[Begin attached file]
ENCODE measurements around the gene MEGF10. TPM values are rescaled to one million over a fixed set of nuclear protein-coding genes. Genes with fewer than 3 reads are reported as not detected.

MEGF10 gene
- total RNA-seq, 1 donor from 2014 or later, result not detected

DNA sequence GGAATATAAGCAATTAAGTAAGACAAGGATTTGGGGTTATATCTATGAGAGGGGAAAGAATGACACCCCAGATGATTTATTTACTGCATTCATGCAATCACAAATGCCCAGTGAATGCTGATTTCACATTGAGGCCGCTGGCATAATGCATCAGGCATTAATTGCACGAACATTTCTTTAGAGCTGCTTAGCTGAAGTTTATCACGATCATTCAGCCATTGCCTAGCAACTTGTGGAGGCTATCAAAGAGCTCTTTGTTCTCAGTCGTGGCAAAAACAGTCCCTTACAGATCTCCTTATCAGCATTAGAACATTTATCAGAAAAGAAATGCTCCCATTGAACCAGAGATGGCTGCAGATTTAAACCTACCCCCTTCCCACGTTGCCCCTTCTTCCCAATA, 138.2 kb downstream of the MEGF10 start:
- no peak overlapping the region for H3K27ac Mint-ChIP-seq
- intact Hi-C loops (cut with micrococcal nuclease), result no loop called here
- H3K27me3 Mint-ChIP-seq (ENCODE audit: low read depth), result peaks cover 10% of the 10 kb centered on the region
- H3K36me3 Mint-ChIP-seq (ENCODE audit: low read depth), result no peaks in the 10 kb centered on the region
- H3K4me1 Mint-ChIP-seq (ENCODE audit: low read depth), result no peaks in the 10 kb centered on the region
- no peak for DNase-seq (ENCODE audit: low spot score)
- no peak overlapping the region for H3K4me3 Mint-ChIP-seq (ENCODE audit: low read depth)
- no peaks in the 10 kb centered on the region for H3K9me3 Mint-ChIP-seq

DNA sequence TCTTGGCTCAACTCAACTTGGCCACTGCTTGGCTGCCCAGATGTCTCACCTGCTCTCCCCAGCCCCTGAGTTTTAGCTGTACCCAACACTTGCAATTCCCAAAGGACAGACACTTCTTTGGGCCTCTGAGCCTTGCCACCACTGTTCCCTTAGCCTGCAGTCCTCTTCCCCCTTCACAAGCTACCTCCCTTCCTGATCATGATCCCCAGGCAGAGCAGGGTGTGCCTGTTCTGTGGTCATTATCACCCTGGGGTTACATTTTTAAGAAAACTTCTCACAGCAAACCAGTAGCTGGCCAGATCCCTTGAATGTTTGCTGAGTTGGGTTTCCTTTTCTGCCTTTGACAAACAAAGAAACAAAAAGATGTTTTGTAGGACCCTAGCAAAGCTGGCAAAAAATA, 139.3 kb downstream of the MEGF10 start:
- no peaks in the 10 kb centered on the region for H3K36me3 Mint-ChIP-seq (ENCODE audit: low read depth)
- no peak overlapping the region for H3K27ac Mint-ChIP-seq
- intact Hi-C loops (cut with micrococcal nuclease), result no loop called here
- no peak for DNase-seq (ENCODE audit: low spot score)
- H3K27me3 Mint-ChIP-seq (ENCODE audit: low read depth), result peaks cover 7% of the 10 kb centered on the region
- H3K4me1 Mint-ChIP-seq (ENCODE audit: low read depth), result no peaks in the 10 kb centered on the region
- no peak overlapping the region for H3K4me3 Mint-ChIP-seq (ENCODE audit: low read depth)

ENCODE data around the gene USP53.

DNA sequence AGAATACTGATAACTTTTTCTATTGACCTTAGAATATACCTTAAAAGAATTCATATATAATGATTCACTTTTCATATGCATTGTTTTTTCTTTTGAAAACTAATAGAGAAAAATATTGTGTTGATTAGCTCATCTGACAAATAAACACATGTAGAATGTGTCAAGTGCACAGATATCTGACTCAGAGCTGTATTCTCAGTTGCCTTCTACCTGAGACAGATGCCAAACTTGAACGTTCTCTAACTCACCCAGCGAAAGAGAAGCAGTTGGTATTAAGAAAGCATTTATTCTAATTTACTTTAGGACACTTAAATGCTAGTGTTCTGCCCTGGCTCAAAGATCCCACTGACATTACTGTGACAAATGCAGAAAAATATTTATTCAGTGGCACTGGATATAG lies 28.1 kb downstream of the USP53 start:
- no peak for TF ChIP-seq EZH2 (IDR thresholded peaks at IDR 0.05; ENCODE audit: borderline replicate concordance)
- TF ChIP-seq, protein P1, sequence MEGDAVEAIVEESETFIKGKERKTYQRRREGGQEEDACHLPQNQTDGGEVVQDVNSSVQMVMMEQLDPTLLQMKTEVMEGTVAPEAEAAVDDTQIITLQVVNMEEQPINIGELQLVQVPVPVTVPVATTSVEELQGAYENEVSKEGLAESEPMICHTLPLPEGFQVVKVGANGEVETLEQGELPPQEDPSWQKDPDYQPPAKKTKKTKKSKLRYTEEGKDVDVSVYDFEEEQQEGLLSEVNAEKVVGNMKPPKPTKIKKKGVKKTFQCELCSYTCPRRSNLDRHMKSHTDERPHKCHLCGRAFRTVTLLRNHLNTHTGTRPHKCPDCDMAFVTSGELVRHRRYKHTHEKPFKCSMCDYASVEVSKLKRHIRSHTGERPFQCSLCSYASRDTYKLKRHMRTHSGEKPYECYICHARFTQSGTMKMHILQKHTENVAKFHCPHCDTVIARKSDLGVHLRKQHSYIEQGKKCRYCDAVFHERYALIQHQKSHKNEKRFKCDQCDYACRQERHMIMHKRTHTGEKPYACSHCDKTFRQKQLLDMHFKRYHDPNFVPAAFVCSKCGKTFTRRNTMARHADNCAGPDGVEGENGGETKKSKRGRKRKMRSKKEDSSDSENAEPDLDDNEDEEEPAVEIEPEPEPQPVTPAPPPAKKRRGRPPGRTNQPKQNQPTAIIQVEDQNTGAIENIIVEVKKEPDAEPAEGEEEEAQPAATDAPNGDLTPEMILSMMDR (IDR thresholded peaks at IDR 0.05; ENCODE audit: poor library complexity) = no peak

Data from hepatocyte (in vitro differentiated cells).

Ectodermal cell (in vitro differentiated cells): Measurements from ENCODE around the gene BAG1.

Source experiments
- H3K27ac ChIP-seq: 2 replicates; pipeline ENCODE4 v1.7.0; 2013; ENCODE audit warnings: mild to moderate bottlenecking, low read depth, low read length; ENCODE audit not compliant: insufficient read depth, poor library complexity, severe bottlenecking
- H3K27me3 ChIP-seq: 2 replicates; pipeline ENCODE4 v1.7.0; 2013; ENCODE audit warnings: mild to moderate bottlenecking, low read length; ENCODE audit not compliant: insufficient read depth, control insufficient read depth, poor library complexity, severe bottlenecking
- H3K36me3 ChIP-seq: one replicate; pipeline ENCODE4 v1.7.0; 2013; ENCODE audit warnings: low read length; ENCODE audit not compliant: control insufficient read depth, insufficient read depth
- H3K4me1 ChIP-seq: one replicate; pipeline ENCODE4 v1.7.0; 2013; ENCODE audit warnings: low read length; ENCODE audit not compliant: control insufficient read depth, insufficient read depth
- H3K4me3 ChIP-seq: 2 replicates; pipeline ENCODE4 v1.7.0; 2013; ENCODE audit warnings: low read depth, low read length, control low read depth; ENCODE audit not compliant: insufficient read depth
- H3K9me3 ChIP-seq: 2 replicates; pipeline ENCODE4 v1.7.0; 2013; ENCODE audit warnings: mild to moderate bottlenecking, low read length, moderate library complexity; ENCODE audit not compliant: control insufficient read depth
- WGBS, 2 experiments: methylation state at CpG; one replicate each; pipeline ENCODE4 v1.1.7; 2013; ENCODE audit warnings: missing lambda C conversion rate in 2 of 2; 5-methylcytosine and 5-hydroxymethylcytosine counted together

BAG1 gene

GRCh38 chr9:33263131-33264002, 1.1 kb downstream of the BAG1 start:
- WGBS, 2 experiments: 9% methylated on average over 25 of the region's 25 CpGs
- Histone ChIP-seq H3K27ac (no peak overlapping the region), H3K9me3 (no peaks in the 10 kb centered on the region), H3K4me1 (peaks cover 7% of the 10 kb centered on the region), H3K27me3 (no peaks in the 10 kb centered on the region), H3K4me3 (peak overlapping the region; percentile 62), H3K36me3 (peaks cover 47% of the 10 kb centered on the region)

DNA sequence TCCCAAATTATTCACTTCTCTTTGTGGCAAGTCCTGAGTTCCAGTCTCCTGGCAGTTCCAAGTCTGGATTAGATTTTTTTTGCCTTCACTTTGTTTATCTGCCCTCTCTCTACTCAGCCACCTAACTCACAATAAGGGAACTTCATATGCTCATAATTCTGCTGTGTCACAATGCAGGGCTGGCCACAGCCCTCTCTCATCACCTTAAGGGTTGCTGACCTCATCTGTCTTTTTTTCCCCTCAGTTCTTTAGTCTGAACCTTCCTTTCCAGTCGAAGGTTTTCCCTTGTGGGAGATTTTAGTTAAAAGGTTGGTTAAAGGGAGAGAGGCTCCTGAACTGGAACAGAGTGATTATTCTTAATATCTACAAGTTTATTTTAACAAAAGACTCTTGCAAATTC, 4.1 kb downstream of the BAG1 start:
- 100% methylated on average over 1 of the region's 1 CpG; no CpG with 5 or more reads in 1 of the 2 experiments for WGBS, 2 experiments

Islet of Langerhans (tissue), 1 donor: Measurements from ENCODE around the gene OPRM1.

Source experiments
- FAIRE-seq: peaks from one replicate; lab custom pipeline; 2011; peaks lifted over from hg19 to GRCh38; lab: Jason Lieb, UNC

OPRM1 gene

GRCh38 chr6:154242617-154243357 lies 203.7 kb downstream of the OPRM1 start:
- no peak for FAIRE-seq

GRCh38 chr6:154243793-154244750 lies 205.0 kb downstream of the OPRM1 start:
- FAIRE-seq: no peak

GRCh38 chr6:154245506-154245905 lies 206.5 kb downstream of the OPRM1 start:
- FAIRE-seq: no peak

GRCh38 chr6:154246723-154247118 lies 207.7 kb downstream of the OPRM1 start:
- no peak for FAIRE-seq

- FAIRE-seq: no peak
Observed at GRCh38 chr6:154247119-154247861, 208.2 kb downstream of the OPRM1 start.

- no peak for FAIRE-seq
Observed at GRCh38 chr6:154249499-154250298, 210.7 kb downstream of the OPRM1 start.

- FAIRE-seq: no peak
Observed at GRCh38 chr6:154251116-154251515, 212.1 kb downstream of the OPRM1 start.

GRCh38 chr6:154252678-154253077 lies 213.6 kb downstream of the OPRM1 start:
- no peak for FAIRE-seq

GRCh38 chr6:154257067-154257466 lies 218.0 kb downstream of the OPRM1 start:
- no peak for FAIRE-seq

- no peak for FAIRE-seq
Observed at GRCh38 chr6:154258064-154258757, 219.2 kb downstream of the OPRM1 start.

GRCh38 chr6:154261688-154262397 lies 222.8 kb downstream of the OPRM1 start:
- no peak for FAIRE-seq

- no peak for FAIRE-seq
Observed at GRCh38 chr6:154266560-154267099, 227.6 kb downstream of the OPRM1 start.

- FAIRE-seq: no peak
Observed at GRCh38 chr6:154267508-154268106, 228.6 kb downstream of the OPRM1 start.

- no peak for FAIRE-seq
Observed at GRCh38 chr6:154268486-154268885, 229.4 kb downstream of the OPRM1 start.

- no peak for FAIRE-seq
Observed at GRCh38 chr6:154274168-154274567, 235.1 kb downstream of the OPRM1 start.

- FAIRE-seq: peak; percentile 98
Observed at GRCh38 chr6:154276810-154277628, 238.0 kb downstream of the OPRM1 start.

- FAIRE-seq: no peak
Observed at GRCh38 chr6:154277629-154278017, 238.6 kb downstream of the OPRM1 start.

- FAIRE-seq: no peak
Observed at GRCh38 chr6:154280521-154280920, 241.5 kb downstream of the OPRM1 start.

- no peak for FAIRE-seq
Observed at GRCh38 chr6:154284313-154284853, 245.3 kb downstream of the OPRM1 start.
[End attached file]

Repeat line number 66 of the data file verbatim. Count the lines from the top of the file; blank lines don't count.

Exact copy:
- no peak for FAIRE-seq